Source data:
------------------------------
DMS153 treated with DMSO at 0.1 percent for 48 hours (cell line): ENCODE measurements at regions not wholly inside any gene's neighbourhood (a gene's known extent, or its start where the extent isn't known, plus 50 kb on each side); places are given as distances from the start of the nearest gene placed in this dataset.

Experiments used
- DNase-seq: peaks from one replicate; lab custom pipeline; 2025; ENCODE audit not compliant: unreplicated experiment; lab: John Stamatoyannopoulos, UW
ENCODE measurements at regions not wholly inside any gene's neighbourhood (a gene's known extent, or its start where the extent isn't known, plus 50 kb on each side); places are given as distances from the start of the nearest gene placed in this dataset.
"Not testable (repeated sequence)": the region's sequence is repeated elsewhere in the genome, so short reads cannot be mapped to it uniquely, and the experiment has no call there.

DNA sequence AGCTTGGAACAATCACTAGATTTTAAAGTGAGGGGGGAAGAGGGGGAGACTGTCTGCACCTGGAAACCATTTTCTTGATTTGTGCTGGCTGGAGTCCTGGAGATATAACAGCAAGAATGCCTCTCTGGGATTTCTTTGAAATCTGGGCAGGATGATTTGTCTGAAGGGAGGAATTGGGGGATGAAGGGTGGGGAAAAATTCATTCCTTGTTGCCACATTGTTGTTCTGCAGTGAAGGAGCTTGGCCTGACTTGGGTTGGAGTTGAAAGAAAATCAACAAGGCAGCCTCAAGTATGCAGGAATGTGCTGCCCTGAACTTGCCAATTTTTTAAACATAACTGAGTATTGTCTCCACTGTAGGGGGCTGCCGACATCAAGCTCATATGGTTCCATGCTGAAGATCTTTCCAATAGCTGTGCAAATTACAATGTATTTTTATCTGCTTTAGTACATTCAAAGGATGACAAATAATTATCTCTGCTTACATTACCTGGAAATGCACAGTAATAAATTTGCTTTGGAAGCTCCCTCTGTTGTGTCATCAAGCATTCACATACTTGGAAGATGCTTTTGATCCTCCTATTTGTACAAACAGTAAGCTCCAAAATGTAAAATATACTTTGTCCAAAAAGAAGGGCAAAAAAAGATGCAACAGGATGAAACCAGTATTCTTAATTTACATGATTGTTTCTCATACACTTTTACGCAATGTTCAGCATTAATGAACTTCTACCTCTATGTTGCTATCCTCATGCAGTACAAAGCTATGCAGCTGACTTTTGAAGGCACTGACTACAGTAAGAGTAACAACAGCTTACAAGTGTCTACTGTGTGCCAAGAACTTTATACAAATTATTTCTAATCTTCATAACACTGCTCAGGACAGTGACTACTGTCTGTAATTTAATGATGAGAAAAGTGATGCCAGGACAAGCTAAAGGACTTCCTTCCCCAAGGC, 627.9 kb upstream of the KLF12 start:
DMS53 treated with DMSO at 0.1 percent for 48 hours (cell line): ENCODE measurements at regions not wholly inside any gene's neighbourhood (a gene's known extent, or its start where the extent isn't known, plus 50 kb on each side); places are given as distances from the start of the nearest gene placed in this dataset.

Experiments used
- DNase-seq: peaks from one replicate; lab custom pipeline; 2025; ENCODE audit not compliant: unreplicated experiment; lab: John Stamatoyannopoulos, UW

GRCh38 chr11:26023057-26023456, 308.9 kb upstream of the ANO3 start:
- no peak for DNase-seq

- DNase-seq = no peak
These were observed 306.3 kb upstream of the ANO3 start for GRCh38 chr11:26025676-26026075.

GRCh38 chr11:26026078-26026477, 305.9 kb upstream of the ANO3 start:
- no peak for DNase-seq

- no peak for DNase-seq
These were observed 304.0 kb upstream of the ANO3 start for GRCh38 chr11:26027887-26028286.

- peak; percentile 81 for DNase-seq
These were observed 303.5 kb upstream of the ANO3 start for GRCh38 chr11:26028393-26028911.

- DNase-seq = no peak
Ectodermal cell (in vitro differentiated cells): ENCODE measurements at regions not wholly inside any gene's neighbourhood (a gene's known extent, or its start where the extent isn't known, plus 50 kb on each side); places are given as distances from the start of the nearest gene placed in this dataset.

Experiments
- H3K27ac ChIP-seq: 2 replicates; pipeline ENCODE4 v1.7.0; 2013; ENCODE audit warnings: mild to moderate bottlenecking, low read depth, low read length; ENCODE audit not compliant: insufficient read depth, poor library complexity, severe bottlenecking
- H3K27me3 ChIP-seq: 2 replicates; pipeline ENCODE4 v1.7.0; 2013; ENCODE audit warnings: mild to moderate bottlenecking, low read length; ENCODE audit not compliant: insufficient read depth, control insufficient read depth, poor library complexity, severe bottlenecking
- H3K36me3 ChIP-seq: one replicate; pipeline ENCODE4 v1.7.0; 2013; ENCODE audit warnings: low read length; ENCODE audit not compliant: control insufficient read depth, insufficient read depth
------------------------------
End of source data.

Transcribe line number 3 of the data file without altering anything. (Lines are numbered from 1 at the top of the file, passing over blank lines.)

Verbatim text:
- DNase-seq: peaks from one replicate; lab custom pipeline; 2025; ENCODE audit not compliant: unreplicated experiment; lab: John Stamatoyannopoulos, UW